The next day I put a pair on. That night I brought all my friends back home from school and I was standing in the hallway. I bent down to put an exercise book in my backpack when my dad suddenly bellowed, ‘You’re wearing a throng? A throng, Kelly?’ He literally made me jump out of my skin.

The thing was, my mum had accidentally bought me a pack of thongs instead of sensible knickers. I’d never worn a thong before so I thought I’d give walking around with a piece of string stuck up my arse a go. But my dad wasn’t having any of it and he wouldn’t let it go. In the hallway of our family home in front of a whole bunch of my best friends, including Sammy and Fleur, he paced up and down saying, ‘A throng? No daughter of mine will ever wear a throng – throngs are for whores.’

I was saying to him through my clenched teeth, ‘Dad, shut up. You’re embarrassing me.’ But my dad proceeded to march me down the hallway and into the kitchen, and pinned me to the flowery sofa after grabbing a pair of black scissors from the kitchen drawer. To my utter embarrassment, he cut off my thong in front of my school friends. They were all standing there, huddled around the doorway, in complete silence with their mouths wide open.

This piece of material, no bigger than a string of dental floss, was yanked out of the top of my school jeans and thrown into the air. I died of embarrassment and burst into tears.

My mum, who was no good to me whatsoever, was standing hunched over the kitchen sink laughing her head off while screeching, ‘Ozzy! No!’

My friends were in fucking shock. Come to think of it, so was I. I was absolutely hysterical and went from laughing to crying.

My dad was standing there in the family kitchen with my thong (I can’t recall what day of the week it represented) in his hand; he tossed it over his shoulder and let it land on the kitchen floor.

That was my first experience of wearing a thong. It was my last for a long time too. It scared me off for life.

 

‘Jack and I would always

go to the Woolworths on the

high street after we’d left school and

pose for photos

in the tiny booth together.

 

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IT WASN’T JUST my father who enjoyed embarrassing me when I was growing up.

My mum would have a good go too. The Saturday after my dad had ripped the thong from my arse, my mum and Aimee had planned a trip to Marks & Spencer.

I was nine and I thought we were going to buy me a new pair of elasticated-waist jeans. They were my favourite style of jeans and I thought I looked so fucking cool when I wore them.

The nearest Marks & Spencer to Welders is in High Wycombe. It’s where Mum bought most of our clothes when we were growing up. High Wycombe is a small town twenty-nine miles outside of London but it was the centre of my world when I was growing up. It had all the shops that we loved to spend our five-pounds-a-week pocket money in.

Jack and I would always go to the Woolworths on the High Street after we’d left school and pose for photos in the tiny booth together. Jack would pull faces and I’d cry.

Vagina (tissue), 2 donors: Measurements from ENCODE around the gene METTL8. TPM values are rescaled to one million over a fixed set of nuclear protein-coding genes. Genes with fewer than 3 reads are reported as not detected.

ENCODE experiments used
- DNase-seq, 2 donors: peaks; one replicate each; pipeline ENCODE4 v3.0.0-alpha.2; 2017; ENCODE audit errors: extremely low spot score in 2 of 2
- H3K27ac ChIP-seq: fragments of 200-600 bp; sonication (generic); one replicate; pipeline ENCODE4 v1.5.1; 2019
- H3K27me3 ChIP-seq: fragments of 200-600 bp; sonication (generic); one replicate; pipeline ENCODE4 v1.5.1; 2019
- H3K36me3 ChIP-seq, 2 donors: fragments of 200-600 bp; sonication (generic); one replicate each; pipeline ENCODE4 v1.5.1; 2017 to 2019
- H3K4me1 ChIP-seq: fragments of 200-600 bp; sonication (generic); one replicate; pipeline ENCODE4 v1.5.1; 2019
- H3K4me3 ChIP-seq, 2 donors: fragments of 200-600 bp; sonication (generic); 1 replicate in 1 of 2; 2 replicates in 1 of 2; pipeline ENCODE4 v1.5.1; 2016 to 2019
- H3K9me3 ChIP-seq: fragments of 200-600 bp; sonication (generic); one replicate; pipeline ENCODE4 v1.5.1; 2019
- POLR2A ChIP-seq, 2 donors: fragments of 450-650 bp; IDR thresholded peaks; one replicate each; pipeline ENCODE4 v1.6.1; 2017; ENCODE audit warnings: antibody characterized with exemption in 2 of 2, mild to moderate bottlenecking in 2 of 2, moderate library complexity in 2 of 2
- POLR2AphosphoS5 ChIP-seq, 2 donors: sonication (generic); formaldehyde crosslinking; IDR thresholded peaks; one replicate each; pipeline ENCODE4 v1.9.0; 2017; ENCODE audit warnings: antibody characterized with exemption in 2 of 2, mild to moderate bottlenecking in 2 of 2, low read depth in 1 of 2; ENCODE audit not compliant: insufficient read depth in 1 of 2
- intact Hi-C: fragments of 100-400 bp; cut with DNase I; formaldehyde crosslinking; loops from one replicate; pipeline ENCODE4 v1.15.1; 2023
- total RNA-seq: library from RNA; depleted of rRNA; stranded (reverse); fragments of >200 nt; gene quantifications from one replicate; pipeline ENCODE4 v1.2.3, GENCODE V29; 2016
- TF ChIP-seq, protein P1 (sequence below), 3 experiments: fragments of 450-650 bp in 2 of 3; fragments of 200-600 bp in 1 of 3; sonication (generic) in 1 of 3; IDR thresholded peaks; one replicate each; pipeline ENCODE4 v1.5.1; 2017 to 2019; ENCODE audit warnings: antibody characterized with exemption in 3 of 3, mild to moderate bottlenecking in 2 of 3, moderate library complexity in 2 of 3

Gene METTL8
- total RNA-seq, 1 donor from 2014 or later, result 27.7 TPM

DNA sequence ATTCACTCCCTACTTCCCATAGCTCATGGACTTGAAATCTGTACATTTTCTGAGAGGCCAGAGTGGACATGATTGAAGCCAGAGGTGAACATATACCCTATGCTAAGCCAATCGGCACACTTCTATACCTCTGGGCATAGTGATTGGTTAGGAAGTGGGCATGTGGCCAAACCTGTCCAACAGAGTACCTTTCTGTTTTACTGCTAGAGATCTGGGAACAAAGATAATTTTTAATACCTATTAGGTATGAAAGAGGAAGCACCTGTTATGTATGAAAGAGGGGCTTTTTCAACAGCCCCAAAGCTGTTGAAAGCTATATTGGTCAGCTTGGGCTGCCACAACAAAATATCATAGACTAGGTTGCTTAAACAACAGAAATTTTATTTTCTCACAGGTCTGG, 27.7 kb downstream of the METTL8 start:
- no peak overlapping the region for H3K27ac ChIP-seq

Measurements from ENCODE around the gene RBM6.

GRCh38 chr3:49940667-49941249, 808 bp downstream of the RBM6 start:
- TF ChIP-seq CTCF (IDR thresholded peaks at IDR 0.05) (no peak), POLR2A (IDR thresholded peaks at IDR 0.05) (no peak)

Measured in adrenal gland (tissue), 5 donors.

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On this particular Saturday, my mum drove me and Aimee and we parked in the town centre. We walked into M&S and that distinct homely smell hit our faces as we stepped out of the cold. I headed straight to the kids’ clothes section to check out the new jeans. Then my mum, with Aimee standing next to her, piped up across the shop floor, ‘Kelly, just come over here for a second. This lady wants to measure you for something.’ It was really busy and everyone looked up when my mum shouted across the shop. I walked over and this woman whipped out this yellow tape measure and wrapped it around my chest over my T-shirt, right in the middle of the shop. Everyone was peering from behind the bras and knickers, looking at me. Mum was standing behind the woman, giggling with Aimee. I realised it was a ‘Mum & Aimee’ plot. I wasn’t in M&S to buy a new pair of jeans at all.

Then the shop assistant announced to the entire shop that my bra size was something ridiculously small like a 28AAA and I’m looking at my mum thinking, ‘What the hell are you doing to me?’ Mum bought me this flimsy white bra with a flower on it. I really couldn’t see the point of it.

BACK AT HOME in my bedroom – minus the elasticated jeans – my new bra seemed so complicated to fasten. I wriggled about and finally managed to do it up while standing in my bedroom in front of the mirror. I was praying Jack didn’t barge in. I decided I really didn’t like wearing a bra. It dug in and was really fucking uncomfortable.

I was the biggest tomboy you could ever meet and a bra just didn’t go with my image. It definitely didn’t go with Jack’s T-shirts with Ghostbusters on the front that I liked to wear. I was mortified about it. Jack and I regularly shared clothes. I lived in jeans, T-shirts and a bright red fleece jacket. I didn’t want my little brother Jack to find out about the bra because he really would take the piss. He would probably tell my dad too, which would be even more embarrassing.

I decided to put on my new bra on Monday to keep my mum happy. I felt so bloody self-conscious. It felt like the whole world could see it under my school jumper. As soon as I got to school, I took it off in the toilets and stuffed it in my backpack. None of my friends had a bra. I seemed to grow tits before everyone else. Now I don’t seem to have them. How fucking typical.

On the first day I was brave enough to wear it all day, Jack came marching up to me as I stood with all my friends. He proudly pinged the bra strap and stood back pissing himself laughing. Everyone instantly knew that Kelly Osbourne had a bra on. Yeah thanks, Jack.